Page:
|Predictions, Erf Mechanics and Game Genres [speculation]
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|Author:||No one in particular [ Wed Nov 15, 2017 2:21 pm ]|
|Post subject:||Predictions, Erf Mechanics and Game Genres [speculation]|
I've had the notion that Erfworld isn't a pure, single-style gameworld for years (see? proof!), but I don't recall that I've expounded on how I think Predictions mesh with the "Fate as GM" concept.
Let us begin by assuming that Erfworld has a narrative and Fate is there to actively enforce it, thus putting them in the role of Dungeon Master, Game Master, Storyteller... whatever term you prefer. Without a narrative, the role would be more akin to a referee - a non-participant who only makes sure that the established rules are followed. Without agency, Fate is a non-entity - a mute observer, and not worth discussing.
For most units, they play Erfworld on the level of the game as presented. They declare an action, check their numbers and get their results - Fate may fudge things with hidden penalties or bonuses, but they don't know. For them, Fate plays the old-school DM; setting up a scenario and more or less just letting them run through it while hiding behind their screen.
Predictamancers, however, have meta-gaming specials. Erfworld as they play it is more like a collaborative story-telling than a dungeon-crawler; when they make Predictions, they're talking to the Storyteller in one of two ways.
For big, long-term Predictions, it's like they are being allowed to ask the Storyteller a couple of relevant questions. In the game Monster of the Week, a couple of character classes get to start every session by asking the Keeper a few questions about the coming mystery, for example. These are the things Fate wants, that it will find Easy and Hard Ways to get.
For immediate, short-range predictions, it's more like they're asking the Storyteller to let them control the narration for a moment. By burning juice (proportional to the difficulty of the desired Prediction), a Predictamancer gets to declare that "THIS is what's going to happen". In combat, this would be declaring "I hit them and they fail to block" and "when they swing, I dodge" and "it would take HOW much juice to hit them? nevermind then", while it manifests as "being able to see things happen a second or two ahead, so that she could aim where the enemy would be, and to move where the enemy's return blows and arrows would not land [and] know whether or not a shot or blow she was about to initiate would be a hit. If it wouldn't, then she simply did not take the shot."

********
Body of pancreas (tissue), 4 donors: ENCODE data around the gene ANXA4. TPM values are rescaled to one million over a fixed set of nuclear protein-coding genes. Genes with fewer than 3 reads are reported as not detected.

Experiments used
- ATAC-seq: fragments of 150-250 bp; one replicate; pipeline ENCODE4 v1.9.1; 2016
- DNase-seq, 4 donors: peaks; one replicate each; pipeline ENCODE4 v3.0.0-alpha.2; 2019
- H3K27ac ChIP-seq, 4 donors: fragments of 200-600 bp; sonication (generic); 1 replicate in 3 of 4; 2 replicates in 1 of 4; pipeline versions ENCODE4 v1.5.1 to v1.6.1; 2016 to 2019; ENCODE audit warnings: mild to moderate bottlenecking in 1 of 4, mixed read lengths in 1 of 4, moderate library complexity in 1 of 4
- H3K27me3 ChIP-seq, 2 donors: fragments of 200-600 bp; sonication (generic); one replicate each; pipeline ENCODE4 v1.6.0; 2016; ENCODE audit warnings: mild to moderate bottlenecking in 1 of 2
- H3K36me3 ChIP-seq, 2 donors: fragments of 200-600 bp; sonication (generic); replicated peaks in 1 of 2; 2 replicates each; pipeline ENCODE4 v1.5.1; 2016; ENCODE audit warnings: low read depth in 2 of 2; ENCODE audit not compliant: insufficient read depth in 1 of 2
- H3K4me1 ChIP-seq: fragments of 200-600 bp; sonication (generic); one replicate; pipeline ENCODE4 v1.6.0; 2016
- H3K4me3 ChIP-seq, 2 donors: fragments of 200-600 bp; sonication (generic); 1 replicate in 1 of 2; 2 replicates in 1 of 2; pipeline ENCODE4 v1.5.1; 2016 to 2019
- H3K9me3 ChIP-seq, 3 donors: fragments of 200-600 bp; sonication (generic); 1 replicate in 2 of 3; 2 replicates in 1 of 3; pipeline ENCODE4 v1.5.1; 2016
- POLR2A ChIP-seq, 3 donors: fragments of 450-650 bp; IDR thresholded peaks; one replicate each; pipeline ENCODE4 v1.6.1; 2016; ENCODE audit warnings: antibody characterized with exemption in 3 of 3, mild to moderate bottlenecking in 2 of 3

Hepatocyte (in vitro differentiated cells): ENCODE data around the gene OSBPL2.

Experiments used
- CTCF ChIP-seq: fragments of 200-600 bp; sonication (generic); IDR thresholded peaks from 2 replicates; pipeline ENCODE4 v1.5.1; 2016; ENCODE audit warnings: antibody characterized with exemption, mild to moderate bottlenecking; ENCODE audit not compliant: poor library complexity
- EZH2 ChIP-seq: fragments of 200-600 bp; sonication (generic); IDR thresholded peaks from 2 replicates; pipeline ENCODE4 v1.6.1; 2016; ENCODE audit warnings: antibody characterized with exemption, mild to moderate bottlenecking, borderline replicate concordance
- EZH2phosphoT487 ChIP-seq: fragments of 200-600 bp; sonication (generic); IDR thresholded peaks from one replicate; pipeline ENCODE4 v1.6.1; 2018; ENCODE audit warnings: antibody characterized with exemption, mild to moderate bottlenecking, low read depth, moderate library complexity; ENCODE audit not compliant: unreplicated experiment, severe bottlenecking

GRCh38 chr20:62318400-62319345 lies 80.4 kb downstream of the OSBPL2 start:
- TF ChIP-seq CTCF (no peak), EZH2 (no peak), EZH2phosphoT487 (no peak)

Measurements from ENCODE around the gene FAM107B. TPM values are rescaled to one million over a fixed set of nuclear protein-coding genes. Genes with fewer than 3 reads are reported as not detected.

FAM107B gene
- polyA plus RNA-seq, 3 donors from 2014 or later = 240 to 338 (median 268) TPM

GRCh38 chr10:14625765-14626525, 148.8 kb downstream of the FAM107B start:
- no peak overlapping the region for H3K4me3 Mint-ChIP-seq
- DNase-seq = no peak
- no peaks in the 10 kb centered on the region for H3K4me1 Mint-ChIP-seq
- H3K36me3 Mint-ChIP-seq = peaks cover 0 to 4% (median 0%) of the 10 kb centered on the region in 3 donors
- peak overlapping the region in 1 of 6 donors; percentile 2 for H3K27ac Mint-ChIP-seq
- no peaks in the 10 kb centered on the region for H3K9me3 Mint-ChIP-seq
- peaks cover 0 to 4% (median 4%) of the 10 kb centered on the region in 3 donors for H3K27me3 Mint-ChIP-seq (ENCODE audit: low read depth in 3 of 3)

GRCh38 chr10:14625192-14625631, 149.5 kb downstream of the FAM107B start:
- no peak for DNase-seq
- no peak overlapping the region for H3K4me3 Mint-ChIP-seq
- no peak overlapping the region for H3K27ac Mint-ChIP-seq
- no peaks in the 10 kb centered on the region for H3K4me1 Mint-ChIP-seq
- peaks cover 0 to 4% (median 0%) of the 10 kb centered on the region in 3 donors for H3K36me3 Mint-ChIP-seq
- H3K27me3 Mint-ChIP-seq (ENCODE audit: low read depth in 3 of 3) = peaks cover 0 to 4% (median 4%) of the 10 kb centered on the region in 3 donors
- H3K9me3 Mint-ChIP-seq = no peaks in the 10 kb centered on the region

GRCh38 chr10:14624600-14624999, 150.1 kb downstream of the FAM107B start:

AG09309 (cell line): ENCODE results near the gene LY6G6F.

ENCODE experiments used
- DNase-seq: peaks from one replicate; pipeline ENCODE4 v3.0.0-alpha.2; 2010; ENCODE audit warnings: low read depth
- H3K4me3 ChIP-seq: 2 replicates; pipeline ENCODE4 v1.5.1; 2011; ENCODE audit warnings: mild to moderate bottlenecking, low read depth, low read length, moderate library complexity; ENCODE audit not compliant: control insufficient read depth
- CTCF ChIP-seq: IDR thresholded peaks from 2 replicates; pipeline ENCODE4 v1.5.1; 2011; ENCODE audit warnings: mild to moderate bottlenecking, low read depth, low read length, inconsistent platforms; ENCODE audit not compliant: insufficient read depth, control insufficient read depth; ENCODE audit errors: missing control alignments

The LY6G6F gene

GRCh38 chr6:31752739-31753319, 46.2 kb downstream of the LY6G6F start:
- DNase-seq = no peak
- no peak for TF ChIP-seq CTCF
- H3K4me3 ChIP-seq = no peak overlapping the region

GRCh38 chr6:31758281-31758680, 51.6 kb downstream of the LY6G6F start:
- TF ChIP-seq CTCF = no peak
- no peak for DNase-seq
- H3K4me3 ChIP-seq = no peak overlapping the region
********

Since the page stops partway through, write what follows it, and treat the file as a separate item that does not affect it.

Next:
Out of combat, the cost of declaring a scene may be more than just juice - Fate may be allowed to hold penalties against the caster to be deployed whenever it wants (although this may be too close to how Luck works), or it may arrange that the set-up or consequences of establishing the scene are detrimental to the caster. As an example, a caster may Predict "that warlord is going to spill their coffee" and Fate may have the warlord stumble and spill their coffee... all over the caster.
For examples from games, the "set the scene, but the GM can mess with you later" mechanic can be found in Spirit of the Century, where it actually works both ways. A player can spend Fate points to declare aspects of a scene which gives the GM points to mess with them specifically, but they're also allowed to bank Fate points by tempting Fate according to their character flaws and quirks. So if the character is a gambler, you can have them be distracted by a casino and arrive late to the stake-out, but that gives you the points to declare that there's a window nearby when you need to escape the burning warehouse.
"Declaring the start or the finish, but not both" is from the more cooperative (sort of) game Fiasco. Every player takes a turn controlling the scene, but only the beginning or the outcome of it - the other players get to decide the rest. So a player can either declare something specific occurs while giving up control of what happens next, or they can let the rest of the group decide how the scene starts while retaining control of their Fate at the end. So for example, you could start a scene by spilling coffee on someone in a diner, and the group argues about whether this leads to a brawl or making out in the bathroom, or you know you want to end the scene driving away from town in an unmarked car at 110 mph, and just have to figure out how to get there from wherever the group decides to start you.
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